Medicare reimbursement for a group of 46 common dermatologic procedures dropped by a mean of 4.8% from 2007 to 2021, after adjusting for inflation, according to a new analysis.
Large increases in mean reimbursement for skin biopsies (+30.3%) and shave removal (+24.6%) were not enough to offset lower rates for procedures such as simple repair (–38.7%), premalignant destruction (–19.6%), Mohs micrographic surgery (–14.4%), and flap repair (–14.1%), Rishabh S. Mazmudar, BS, of Case Western Reserve University, Cleveland, and associates said.
“Given Medicare’s contribution to a large proportion of health care expenditures, changes in Medicare reimbursement rates may result in parallel changes in private insurance reimbursement,” they wrote in JAMA Dermatology.
A recently published study showed that Medicare reimbursement for 20 dermatologic service codes had fallen by 10% between the two comparison years, 2000 and 2020. The current study expanded the number of procedures to 46 (divided into nine categories) and used historical Medicare fee schedules to examine annual trends over a 15-year period, Mazmudar and associates explained.
Other specialties have seen reimbursement fall by more than 4.8%, including emergency medicine (–21.2% from 2000 to 2020) and general surgery (–24.4% from 2000 to 2018), but “these comparisons are likely skewed by the disproportionate increase in reimbursement rates for biopsies and shave removals during this time period,” the investigators said.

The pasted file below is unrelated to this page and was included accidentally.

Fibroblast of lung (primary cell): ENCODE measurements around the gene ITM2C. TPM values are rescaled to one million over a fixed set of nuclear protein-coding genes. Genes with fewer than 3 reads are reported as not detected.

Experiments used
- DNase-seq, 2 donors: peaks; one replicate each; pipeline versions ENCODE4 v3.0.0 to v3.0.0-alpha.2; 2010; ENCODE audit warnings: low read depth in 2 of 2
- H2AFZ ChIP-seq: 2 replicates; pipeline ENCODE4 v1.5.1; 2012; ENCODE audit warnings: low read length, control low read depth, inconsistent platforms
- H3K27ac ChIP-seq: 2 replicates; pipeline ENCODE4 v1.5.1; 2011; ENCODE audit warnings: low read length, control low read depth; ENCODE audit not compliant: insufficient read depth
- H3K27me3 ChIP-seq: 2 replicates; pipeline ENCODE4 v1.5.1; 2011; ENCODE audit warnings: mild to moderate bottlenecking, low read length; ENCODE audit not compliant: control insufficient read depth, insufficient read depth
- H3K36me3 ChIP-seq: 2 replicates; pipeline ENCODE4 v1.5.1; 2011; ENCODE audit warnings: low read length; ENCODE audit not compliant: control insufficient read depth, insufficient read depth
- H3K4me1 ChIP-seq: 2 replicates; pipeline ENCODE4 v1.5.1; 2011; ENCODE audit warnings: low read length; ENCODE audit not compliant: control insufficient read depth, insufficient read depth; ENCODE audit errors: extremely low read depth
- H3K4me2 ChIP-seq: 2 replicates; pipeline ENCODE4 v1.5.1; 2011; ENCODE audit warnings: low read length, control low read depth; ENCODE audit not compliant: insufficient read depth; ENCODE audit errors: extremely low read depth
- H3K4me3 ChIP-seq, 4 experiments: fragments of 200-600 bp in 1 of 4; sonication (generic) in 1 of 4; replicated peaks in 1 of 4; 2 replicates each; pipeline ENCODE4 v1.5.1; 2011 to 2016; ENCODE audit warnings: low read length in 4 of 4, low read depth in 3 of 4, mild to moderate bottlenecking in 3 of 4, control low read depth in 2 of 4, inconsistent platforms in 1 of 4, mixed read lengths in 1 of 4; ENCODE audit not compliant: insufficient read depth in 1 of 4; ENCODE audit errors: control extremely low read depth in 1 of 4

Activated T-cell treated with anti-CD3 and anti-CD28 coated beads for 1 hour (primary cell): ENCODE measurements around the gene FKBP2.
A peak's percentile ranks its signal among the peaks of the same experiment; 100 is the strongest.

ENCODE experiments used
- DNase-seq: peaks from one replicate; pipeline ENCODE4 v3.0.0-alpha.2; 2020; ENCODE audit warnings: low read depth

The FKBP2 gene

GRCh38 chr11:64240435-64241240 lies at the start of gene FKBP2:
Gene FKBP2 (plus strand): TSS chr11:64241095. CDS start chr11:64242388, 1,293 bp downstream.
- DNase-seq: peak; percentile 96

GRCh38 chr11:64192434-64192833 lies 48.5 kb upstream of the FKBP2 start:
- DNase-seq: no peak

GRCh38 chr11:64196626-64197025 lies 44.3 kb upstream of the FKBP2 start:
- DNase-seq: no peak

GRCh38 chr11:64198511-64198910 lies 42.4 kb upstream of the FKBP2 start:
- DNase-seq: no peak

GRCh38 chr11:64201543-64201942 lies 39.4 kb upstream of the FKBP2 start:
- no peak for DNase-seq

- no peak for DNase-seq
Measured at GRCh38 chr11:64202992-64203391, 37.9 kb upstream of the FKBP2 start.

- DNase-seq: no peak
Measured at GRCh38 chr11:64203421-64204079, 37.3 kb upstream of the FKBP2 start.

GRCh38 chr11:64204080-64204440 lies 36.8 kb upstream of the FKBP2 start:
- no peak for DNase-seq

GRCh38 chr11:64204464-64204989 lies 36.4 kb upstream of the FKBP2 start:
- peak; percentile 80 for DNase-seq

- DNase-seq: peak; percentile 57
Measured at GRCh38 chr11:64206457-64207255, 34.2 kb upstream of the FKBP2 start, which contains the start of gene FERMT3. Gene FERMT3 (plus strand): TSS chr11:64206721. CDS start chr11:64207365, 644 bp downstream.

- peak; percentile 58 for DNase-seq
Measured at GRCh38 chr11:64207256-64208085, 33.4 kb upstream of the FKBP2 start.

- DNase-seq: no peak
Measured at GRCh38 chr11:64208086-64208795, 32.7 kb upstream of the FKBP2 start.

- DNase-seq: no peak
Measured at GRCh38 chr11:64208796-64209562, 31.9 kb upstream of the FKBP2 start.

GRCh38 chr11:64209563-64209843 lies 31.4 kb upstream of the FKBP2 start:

If those two procedure categories were excluded from the analysis, the mean change in overall reimbursement for the remaining dermatologic procedures would be −9.6%, they noted.
Detailed payment information provided for 15 of the 46 procedures shows that only intermediate repair (+4.5%) and benign destruction (+2.3%) joined biopsies and shave excisions with increased reimbursement from 2007 to 2021. The smallest drop among the other procedures was –1.9% for malignant destruction, the research team reported.
The inflation-adjusted, year-by-year analysis showed that reimbursement for the nine procedure categories has gradually declined since peaking in 2011, with the most notable exceptions being biopsies and shave excisions. Both had been following the trend until 2013, when reimbursement for shave removals jumped by almost 30 percentage points, and 2019, when rates for biopsies soared by more than 30 percentage points, according to the investigators.
The increase for skin biopsies followed the split of the original CPT code into three categories, but “the jump in reimbursement for shave removals in 2013 requires further investigation,” Mazmudar and associates wrote.
The investigators did not disclose any conflicts of interest.
This article originally appeared on MDedge.com, part of the Medscape Professional Network.